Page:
From the statements of Balshaw, her track-record at the Whitworth Art Gallery and the Tate’s recent policies, we can guess that her tenure will be marked by three aims: a) a drive to increase levels of attendance; b) attempting to alter visitor demographics, and; c) altering the demographics of artists represented. Here are some predictions:

1) The Collection and exhibition of art will be increasingly driven by the imperative to promote female/minority artists regardless of the aesthetic or formal qualities of their art. There will be a drive to pack the collection with art by women/minorities in an attempt to reach arbitrary statistical targets. The contemporary collection will become a massive, ever-inflating, multi-million-pound experiment in social engineering grounded on untested principles, driven by ideology and set to utilitarian goals: to demonstrate virtue and make visitors virtuous.

2) As in all politically driven economies that prioritise production and performance targets (centralised national economies, educational and health-care systems, etc), there will be an increasing tendency to distort, partially report and fabricate figures to suggest increased attendance and greater consumption of art by minorities and the poor. Targets will be altered and definitions manipulated to compensate for poor results.

3) There will be an increase in the practice of piggybacking shows of lesser known female/minority artists on to shows of more popular artists, regardless of whether the linkage is artistically/aesthetically appropriate. Attendees of Tate Liverpool’s exhibition of Leonora Carrington will remember a neighbouring room devoted to Cathy Wilkes. Both exhibitions were on the same ticket. Many visitors, seeing a room filled with contemporary art unrelated to Carrington, did not even enter the Wilkes room. However, Tate reports attendance of the Wilkes and Carrington shows as equal.

4) Space devoted to historical (pre-modern) art in Tate Britain will be steadily reduced. Presentations of historical art will increasingly disregard art-historical standards. Curatorial staff and financial resources will be redirected towards contemporary art. Departing staff who handled pre-modern art will not be automatically replaced.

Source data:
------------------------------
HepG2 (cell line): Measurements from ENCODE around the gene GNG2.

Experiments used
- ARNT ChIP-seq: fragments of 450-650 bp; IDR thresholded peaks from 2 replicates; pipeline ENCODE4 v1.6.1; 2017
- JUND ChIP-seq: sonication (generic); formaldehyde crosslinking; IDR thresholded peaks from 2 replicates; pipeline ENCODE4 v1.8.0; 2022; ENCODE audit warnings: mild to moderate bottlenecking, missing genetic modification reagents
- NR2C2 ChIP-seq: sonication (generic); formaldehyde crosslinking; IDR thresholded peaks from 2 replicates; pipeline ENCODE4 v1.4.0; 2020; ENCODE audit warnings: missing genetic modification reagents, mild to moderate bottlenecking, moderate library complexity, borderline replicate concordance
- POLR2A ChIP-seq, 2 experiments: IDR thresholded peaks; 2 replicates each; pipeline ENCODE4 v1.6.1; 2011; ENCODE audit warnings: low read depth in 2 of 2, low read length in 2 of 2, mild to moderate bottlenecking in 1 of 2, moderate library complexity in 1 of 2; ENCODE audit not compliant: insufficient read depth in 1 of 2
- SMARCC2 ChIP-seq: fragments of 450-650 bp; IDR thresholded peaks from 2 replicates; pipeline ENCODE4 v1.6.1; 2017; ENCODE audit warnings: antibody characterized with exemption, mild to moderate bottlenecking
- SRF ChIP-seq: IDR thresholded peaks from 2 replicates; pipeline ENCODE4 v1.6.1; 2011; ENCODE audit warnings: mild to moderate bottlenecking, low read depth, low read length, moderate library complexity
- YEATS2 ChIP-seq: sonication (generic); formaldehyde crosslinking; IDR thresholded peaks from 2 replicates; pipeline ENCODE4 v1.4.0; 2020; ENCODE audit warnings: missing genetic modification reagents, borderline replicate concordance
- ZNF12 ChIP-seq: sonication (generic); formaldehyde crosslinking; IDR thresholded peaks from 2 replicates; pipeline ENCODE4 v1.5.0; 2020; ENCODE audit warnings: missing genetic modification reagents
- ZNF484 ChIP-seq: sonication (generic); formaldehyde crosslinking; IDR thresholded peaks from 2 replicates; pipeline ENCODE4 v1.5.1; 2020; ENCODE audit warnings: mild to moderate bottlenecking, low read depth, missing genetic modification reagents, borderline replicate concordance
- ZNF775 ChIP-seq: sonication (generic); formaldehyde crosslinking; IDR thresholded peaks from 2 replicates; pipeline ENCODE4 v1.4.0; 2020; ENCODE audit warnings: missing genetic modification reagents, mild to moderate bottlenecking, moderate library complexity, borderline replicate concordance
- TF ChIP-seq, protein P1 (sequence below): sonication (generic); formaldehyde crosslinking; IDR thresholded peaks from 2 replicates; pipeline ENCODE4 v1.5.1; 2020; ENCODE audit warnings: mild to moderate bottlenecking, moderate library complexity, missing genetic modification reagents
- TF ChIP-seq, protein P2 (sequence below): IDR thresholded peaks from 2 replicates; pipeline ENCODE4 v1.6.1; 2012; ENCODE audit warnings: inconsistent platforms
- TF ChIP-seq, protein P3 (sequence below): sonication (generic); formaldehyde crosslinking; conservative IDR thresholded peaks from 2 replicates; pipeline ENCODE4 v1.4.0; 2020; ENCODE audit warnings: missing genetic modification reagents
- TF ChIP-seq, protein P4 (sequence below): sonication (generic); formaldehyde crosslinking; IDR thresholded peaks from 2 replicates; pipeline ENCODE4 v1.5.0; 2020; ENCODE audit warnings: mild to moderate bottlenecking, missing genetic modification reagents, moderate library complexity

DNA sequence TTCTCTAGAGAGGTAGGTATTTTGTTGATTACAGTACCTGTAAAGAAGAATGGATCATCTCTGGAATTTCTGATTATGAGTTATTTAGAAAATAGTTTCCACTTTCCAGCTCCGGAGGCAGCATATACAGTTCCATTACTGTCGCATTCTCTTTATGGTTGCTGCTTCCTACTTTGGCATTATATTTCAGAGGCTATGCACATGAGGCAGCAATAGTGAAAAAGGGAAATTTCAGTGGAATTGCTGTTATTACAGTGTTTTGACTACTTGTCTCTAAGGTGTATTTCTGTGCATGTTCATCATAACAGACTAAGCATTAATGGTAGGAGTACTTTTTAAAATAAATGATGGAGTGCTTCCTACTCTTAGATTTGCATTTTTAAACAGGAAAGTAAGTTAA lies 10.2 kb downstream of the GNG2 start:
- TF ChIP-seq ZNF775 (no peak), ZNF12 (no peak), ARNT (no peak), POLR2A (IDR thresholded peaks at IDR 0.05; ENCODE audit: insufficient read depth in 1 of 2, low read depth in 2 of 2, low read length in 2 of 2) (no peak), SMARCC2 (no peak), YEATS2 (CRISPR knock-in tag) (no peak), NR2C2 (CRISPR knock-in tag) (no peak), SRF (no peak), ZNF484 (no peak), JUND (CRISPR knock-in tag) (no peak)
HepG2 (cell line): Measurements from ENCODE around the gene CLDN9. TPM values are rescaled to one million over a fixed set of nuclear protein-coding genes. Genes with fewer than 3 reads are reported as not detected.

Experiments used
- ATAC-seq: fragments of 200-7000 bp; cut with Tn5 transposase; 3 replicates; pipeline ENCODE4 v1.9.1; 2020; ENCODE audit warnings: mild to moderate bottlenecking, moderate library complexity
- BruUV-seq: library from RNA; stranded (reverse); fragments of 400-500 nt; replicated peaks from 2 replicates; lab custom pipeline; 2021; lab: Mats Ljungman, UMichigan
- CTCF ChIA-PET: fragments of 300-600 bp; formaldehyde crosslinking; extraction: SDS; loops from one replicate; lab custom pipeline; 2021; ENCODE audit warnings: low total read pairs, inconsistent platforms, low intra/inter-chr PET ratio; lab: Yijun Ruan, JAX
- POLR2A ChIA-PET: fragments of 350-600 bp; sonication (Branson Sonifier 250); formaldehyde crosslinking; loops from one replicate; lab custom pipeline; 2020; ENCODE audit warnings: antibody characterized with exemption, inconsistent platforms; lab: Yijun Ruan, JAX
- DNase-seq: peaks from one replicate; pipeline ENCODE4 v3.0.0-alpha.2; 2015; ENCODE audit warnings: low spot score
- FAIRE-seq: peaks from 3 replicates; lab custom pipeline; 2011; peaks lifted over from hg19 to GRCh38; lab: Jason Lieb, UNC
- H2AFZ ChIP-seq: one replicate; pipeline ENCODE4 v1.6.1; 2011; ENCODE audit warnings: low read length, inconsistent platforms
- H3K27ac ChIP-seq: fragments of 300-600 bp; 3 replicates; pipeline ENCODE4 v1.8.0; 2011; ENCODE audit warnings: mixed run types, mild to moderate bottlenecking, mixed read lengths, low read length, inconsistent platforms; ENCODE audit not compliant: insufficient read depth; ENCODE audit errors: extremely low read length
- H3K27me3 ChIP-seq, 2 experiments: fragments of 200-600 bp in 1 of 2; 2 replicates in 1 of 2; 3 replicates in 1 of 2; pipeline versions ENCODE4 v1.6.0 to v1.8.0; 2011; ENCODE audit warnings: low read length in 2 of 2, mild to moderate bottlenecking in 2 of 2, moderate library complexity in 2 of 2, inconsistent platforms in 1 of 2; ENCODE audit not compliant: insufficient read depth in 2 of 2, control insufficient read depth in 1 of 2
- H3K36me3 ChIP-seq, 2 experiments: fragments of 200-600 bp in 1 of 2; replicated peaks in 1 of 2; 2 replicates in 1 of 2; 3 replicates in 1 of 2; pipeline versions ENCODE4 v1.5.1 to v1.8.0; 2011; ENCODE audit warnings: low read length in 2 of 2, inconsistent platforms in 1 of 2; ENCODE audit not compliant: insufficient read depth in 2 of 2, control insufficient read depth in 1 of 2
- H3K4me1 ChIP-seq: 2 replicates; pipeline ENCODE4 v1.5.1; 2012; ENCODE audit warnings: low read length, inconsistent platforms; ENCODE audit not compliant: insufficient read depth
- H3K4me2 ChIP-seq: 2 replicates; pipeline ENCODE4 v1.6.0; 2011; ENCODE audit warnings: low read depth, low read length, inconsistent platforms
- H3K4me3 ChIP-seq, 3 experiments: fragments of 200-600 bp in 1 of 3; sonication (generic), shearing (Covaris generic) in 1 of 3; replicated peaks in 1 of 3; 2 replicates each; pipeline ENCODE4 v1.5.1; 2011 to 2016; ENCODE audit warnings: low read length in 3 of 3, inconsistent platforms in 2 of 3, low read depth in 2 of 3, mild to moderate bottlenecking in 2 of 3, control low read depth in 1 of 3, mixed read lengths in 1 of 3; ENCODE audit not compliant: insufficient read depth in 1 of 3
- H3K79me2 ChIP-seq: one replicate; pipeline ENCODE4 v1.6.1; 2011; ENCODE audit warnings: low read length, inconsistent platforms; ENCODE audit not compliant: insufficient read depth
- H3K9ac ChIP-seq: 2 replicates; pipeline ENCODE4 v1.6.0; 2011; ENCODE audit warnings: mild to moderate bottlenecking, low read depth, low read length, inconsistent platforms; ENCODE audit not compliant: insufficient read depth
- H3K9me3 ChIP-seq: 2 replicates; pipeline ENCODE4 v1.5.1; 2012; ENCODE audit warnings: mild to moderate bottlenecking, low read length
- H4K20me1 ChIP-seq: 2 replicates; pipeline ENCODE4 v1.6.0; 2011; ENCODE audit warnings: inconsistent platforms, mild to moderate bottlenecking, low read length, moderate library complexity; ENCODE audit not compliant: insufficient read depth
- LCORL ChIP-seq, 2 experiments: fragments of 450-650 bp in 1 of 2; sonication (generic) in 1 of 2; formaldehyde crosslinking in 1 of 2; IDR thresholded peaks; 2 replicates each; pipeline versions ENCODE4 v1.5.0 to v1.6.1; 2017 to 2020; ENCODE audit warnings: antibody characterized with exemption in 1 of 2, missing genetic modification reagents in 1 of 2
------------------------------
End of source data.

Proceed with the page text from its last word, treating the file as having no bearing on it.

5) Interpretative texts will reduce discussion of stylistic aspects and highlight the social dimensions of art. In an attempt to make texts as accessible as possible, they will be simplified to a degree that errors will become frequent, undetected by staff who will be under-informed about art history.

6) The Turner Prize will become an award driven by political ideology. Winners will be politically focussed; collectives will win more often; women/minority artists will dominate shortlists and lists of winners; and painting will only be included if it is driven by political concerns. Critical commentaries on the Turner Prize produced by the Tate will neglect aesthetic discussion.

I have no personal animosity towards Balshaw. Certainly, anyone who has run a large arts venue financially successfully has admirable abilities. However, anyone whose approach to leadership is essentially managerial, whose principles are informed by identity politics and postmodernism, who has no apparent belief in the functions and value of high art (distinct from pop culture) and who cannot identify or defend the core mission of a national art collection will only make worse the situation at an already unwieldy, dysfunctional organisation. Instead of being the Tate’s most suitable fundraising director, Balshaw may, sadly, be the Tate’s least suitable director.

This is a reduced form of the long essay ‘New Order’ available in the current printed issue The Jackdaw (September 2017), available to order here:

Alexander Adams is an artist and writer. His latest book, Letter About Spain, is published by Aloes.

Picture by: Getty Images.

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Topics Culture